Katniss Everdeen as a Fashion Icon

We were asked in this weeks lecture to find a costume from a film which resonates in our mind and is something which has been of an inspiration to us personally. The costume design from the Hunger Games trilogy has always been something I admired. The power of clothes in order to describe the change in character is particularly evident here as Katniss changes from an innocent girl into someone who revolts against the capitol. Judianna Makovsky is the costume designer for the film and found her inspiration from North American artefacts and coal mining industries. Furthermore the colours used on the costume are dim and dull due to the fact that coal always leaves a black dust behind it, therefore nothing in the coal mining district could be completely vibrant. The Hunger games have become part of teenage culture, and Jenifer Lawrence somewhat of a fashion icon. It is therefore necessary to understand how this has influenced the way teens now express themselves. An example of this would be to look at the hair braid that Katniss is famous for and then link this back to the amount of braiding we can now see in fashion magazines.

 

Molly Creeden (2012) Dressing the Hunger Games: costume designer Judianna Makovsky http://www.vogue.com/873551/dressing-the-hunger-games-costume-designer-judianna-makovsky/ (24/11/2015)

 

Jonathan Van Meter (2015) Jenifer Lawrence is Determined, Hilarious, and Above All- Real http://www.vogue.com/13368193/jenifer-lawrence-december-2015-cover-hunger-games/ (24/11/15)

Designing a New Garment

During this weeks lecture we had to propose a new item of clothing which was human centred. This meant also thinking about user participation within the design process in order to create a garment which the end customer would relate to. The idea which my group came up with collectively was to create a multipurpose shoe which the user could customise. There would be a mesh slipper which would be placed around the foot and then different bodies and soles could be clipped n around the main element. These separate parts could be changed according to the weather conditions outside, or for the formality of the event.  The initial designs we thought about was to have a boot, brogue and trainer which could all have either a flat, heeled or sole with treed. Within the design process we considered the Frankenstein model approach, where a group of people could cut and paste their preferred features. This would then be a clear representation of what would be successful on the market and we would go with the majority vote. Another idea which we had was to create a computer programme which the target market could click and drag their favourite designs.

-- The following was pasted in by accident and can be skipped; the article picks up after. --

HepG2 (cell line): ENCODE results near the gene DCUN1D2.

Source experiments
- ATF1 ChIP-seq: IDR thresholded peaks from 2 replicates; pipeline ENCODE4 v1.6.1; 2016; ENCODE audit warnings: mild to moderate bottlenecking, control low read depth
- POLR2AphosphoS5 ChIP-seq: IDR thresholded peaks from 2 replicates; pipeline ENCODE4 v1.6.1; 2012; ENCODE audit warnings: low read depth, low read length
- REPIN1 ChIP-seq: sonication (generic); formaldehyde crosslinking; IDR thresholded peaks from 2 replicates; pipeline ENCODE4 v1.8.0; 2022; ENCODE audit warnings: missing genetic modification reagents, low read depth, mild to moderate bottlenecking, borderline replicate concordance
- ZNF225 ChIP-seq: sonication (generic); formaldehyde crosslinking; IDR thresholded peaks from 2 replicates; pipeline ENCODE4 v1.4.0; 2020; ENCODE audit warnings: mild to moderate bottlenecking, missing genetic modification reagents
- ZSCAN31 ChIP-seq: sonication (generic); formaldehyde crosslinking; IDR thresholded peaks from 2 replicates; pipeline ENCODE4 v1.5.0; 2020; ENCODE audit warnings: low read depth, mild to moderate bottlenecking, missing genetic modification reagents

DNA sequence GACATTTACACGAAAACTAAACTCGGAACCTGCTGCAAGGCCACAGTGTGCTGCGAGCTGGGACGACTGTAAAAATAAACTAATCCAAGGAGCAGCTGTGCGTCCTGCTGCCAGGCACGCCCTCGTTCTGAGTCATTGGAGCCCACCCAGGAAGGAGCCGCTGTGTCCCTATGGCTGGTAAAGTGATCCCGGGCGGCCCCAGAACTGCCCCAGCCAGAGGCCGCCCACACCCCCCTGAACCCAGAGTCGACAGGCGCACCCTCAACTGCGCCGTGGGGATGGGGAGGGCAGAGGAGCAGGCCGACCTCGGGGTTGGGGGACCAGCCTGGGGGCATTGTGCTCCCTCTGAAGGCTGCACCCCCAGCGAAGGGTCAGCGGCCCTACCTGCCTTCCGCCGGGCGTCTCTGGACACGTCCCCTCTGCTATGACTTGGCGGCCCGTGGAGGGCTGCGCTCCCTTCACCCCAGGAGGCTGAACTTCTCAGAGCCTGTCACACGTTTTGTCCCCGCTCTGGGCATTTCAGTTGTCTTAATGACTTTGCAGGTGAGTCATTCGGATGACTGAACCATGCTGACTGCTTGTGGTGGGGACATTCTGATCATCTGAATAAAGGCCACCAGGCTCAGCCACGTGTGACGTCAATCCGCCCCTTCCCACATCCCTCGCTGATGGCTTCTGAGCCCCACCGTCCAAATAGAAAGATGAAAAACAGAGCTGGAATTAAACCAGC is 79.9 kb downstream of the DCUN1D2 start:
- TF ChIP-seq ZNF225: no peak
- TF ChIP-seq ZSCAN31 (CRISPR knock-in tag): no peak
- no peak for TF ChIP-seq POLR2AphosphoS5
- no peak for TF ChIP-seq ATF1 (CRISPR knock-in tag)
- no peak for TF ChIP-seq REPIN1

Our very rough notes!

My Archive Visit – Modes and Manners

Asking for something which is not on display is always daunting and that was the obstacle which I had to come over in this task. London Collage of Communication holds a special collection of fanzines which range over a huge number of subjects. To start my process I visited the library where I was able to give some details of the fanzines I would like to analyse. As I didn’t have a specific subject I was interested in I asked for anything they believed to be relevant to my course. I am also interested in fashion illustration so I requested archives which had this element involved within. The archive with I viewed was named Modes and Manners Ornaments by Boehn, Max von (1860-1932) and it was a beautiful book with historic information regarding lace, fans, gloves, walking sticks, parasols, jewellery and trinkets. The text within was in an academic format and was rather difficult to understand at a glance. Furthermore the illustrations within were highly detailed and descriptive as they were the equivalent to a photograph at the time. The archive was beautiful to admire however the content wasn’t particularly useful to me. However the actual process of requesting and viewing the archive catalogue was positive and something that I intend to use again in the near future.